Putin Nuclear Retaliation Statement Seen As Nothing New by Pentagon

Russian President Vladimir Putin’s “new” policy decree authorizing his forces to retaliate against certain kinds of conventional or non-nuclear attacks with nuclear weapons isn’t actually new and doesn’t signal a change in the nuclear posture of either the U.S. or Russia, according to Pentagon and State Department officials.

The announcement came around the same time as a high-level Russian Ministry of Defense press conference detailing a series of grievances about “provocative” U.S. and NATO exercises and flights near Russia.

Officials for both departments, speaking on background, said the statements from Putin align with the view of Russian nuclear posture outlined in the National Defense Strategy and Nuclear Posture Review. Both documents assess that Russia would make up for its inferiority in conventional forces by relying on nuclear weapons in a conflict with the U.S. or NATO. Department experts could not offer official comment until a “certified” translation of the decree is made and analyzed, one said, and that may take some time.

The decree specifically says Russia may respond with nuclear weapons in response to new weapons on the U.S. side—read hypersonic missiles—that could deliver a conventional knockout blow to key elements of the Russian command-and-control structure, albeit without “going” nuclear. The new policy seeks to clarify that any attack on such fundamental elements of state security is worthy of nuclear retaliation, one Defense official said. Such an attack could also be a cyber or electromagnetic pulse attack, or anything else that could cause “failure” of the Russian government’s ability to respond.

The policy also broadens this doctrine to include Russian allies, and suggests that Russia may strike first with nuclear weapons if it has “reliable” information that conventional decapitation weapons are enroute or their launch is planned.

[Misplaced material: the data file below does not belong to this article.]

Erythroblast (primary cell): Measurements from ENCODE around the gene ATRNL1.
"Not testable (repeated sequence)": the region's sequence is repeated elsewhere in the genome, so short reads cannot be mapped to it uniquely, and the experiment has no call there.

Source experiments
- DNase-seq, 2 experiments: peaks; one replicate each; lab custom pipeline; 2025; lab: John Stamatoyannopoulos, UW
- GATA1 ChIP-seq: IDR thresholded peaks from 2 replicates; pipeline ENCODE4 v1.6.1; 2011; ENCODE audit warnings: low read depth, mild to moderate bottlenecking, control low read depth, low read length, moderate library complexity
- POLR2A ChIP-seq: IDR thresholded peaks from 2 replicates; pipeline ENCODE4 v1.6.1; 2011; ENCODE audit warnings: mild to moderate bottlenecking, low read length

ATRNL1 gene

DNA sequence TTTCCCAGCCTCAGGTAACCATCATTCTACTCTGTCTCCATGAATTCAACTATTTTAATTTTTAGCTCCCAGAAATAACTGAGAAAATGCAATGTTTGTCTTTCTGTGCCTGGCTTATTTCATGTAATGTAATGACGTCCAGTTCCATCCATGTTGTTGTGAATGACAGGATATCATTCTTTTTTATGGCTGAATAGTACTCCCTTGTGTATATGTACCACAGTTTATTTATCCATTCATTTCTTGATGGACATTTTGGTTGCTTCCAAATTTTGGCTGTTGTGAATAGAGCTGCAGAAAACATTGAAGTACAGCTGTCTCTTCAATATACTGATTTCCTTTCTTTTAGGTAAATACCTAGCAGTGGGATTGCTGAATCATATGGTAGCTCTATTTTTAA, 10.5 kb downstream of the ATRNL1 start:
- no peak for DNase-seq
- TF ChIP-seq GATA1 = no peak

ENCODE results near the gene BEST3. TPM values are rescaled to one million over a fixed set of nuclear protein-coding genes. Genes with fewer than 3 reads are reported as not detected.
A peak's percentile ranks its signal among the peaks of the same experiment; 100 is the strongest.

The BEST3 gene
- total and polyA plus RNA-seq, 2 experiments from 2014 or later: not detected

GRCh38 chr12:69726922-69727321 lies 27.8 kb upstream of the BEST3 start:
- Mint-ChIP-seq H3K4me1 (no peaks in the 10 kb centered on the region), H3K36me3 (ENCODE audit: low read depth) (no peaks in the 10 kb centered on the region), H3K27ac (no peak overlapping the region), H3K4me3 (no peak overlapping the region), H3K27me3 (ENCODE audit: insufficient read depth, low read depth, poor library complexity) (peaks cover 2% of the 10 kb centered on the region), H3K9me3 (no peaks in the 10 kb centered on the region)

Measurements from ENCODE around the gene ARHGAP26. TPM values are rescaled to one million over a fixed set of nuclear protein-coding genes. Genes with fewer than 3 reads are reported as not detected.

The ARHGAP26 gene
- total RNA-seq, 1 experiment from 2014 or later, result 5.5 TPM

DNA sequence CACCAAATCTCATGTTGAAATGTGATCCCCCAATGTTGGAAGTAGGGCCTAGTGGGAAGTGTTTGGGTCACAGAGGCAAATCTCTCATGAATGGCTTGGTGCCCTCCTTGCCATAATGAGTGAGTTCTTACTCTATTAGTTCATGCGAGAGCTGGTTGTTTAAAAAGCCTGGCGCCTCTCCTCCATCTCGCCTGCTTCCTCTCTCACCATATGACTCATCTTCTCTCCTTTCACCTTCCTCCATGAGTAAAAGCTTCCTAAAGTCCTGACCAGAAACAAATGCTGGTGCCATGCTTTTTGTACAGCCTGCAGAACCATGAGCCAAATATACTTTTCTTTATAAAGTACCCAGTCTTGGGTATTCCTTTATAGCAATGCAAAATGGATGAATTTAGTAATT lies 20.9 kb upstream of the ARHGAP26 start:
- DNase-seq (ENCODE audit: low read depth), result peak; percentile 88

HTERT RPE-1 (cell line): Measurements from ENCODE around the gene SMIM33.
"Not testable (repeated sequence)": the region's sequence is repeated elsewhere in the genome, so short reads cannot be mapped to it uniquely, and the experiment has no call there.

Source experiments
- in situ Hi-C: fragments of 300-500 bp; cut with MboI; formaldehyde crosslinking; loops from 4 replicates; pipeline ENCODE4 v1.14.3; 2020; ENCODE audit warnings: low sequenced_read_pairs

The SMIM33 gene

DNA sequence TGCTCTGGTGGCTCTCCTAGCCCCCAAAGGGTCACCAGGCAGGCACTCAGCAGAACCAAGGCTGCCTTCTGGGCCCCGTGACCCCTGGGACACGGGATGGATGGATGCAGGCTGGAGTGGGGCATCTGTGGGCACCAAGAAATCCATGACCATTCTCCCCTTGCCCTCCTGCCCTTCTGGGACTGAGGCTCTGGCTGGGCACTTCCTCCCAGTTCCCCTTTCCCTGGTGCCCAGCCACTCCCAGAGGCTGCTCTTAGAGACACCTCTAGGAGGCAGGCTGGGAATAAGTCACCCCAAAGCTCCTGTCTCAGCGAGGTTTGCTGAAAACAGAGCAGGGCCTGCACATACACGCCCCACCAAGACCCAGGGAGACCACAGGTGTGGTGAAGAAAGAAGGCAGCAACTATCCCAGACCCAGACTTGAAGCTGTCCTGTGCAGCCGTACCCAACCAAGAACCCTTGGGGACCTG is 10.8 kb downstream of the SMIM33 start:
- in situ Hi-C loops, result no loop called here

Putin’s policy statement lays out six conditions that will put Russia in fundamental military danger, and thus potentially justify its use of nuclear weapons to “neutralize” them.  These include:

  • A buildup of hostile forces in the sea or on land adjacent to the Russian federation.
  • Deployment by “states that consider the Russian Federation as a potential adversary” of anti-ballistic missile defense systems; short-, and medium-range ballistic missiles; “high-precision non-nuclear and hypersonic” missiles; armed unmanned aerial vehicles, and directed energy weapons.
  • Deployment of space-based missile defense and strike systems.
  • The deployment of nuclear or other weapons of mass destruction—or their delivery systems—among states such that they “can be used against” Russia.
  • “Uncontrolled proliferation” of nuclear weapons and delivery systems, and the technologies used in their manufacture.
  • Deployment of nuclear weapons in non-nuclear nations.    

The policy follows closely the unraveling of a number of nuclear weapons agreements between the U.S. and Russia.

  • In 2019, both sides quit the Intermediate Nuclear Forces treaty, which eliminated theater ground-launched nuclear weapons such as the Air Force Gryphon Ground-Launched Cruise Missile and Army Pershing missile, as well as Russia’s SS-20 and SS-23, among other weapons.
  • The U.S. pulled out of the Open Skies treaty last month. It allowed both sides to overfly nuclear facilities as a means of verifying treaty compliance.
  • The 2010 New START treaty, governing strategic weapons, expires in eight months, but negotiations on an extension or expansion of that agreement have not yet begun. The Trump Administration has said it would only revisit that agreement if China is brought into it, but China has flatly rejected such a deal, saying its strategic inventory is already much smaller than the U.S. or Russia’s.

During the Russian defense ministry’s June 1 press conference, Colonel-General Serge Rudskoy, chief of the main operational directorate of the general staff, noted recent “provocative” deployments and exercises on the Russian frontier by NATO, with “clearly anti-Russian” intent. The bulk of the press conference discussed the planned Europe Defender 2020 exercise, but those wargames were significantly scaled back due to the COVID-19 pandemic. The Russian defense officials juxtaposed the exercises with recent U.S. withdrawal from the Open Skies treaty and the Intermediate Nuclear Forces Treaty, hinting at dark broader intent.

Rudskoy also noted six flights of B-1B bombers near Russia in 2020, five in May alone, one of which they said came within 10 kilometers of Russian territory. He also complained of reconnaissance flights near Russian territory, including an RQ-4 Global Hawk overflight of Georgia, and increased U.S. military activity in the Arctic.

The Russian armed forces will carefully monitor NATO and American activities “in order to take timely meaures to ensure the security of the Russian federation and prevent incidents,” Rudskoy said, according to state media.